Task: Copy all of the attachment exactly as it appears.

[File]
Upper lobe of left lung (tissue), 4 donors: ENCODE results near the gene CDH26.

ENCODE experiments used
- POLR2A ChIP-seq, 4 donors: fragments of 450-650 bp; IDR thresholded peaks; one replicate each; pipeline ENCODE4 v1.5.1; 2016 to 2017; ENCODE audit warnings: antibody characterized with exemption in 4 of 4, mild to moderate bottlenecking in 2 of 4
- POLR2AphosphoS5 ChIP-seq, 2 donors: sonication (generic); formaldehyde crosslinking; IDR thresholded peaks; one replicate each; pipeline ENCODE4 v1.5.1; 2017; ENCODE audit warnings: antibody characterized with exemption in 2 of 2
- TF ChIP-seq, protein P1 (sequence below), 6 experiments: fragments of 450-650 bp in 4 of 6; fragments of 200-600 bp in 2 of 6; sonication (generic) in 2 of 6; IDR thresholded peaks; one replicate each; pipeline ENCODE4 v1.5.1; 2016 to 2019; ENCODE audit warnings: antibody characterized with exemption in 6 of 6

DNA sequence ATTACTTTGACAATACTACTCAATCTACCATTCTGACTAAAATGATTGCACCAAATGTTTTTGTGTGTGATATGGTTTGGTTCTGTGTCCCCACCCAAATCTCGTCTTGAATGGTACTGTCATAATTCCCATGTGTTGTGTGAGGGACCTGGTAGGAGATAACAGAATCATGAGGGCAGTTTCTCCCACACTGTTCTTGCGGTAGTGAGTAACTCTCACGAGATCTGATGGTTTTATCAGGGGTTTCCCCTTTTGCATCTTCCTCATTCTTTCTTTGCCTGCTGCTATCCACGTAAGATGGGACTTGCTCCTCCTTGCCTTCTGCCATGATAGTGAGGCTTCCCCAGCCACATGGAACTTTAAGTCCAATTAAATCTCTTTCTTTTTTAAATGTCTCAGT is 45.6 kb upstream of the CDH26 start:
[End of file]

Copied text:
Upper lobe of left lung (tissue), 4 donors: ENCODE results near the gene CDH26.

ENCODE experiments used
- POLR2A ChIP-seq, 4 donors: fragments of 450-650 bp; IDR thresholded peaks; one replicate each; pipeline ENCODE4 v1.5.1; 2016 to 2017; ENCODE audit warnings: antibody characterized with exemption in 4 of 4, mild to moderate bottlenecking in 2 of 4
- POLR2AphosphoS5 ChIP-seq, 2 donors: sonication (generic); formaldehyde crosslinking; IDR thresholded peaks; one replicate each; pipeline ENCODE4 v1.5.1; 2017; ENCODE audit warnings: antibody characterized with exemption in 2 of 2
- TF ChIP-seq, protein P1 (sequence below), 6 experiments: fragments of 450-650 bp in 4 of 6; fragments of 200-600 bp in 2 of 6; sonication (generic) in 2 of 6; IDR thresholded peaks; one replicate each; pipeline ENCODE4 v1.5.1; 2016 to 2019; ENCODE audit warnings: antibody characterized with exemption in 6 of 6

DNA sequence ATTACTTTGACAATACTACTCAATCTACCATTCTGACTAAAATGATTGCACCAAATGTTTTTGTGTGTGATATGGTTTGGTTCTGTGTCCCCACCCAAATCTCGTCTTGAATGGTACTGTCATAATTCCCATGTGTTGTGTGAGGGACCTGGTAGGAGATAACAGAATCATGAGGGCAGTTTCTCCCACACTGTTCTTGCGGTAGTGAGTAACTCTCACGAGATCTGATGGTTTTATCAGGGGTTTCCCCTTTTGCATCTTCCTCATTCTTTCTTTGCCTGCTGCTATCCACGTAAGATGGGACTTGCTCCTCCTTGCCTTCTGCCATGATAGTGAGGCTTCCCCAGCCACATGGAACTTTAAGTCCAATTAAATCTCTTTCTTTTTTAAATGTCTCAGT is 45.6 kb upstream of the CDH26 start: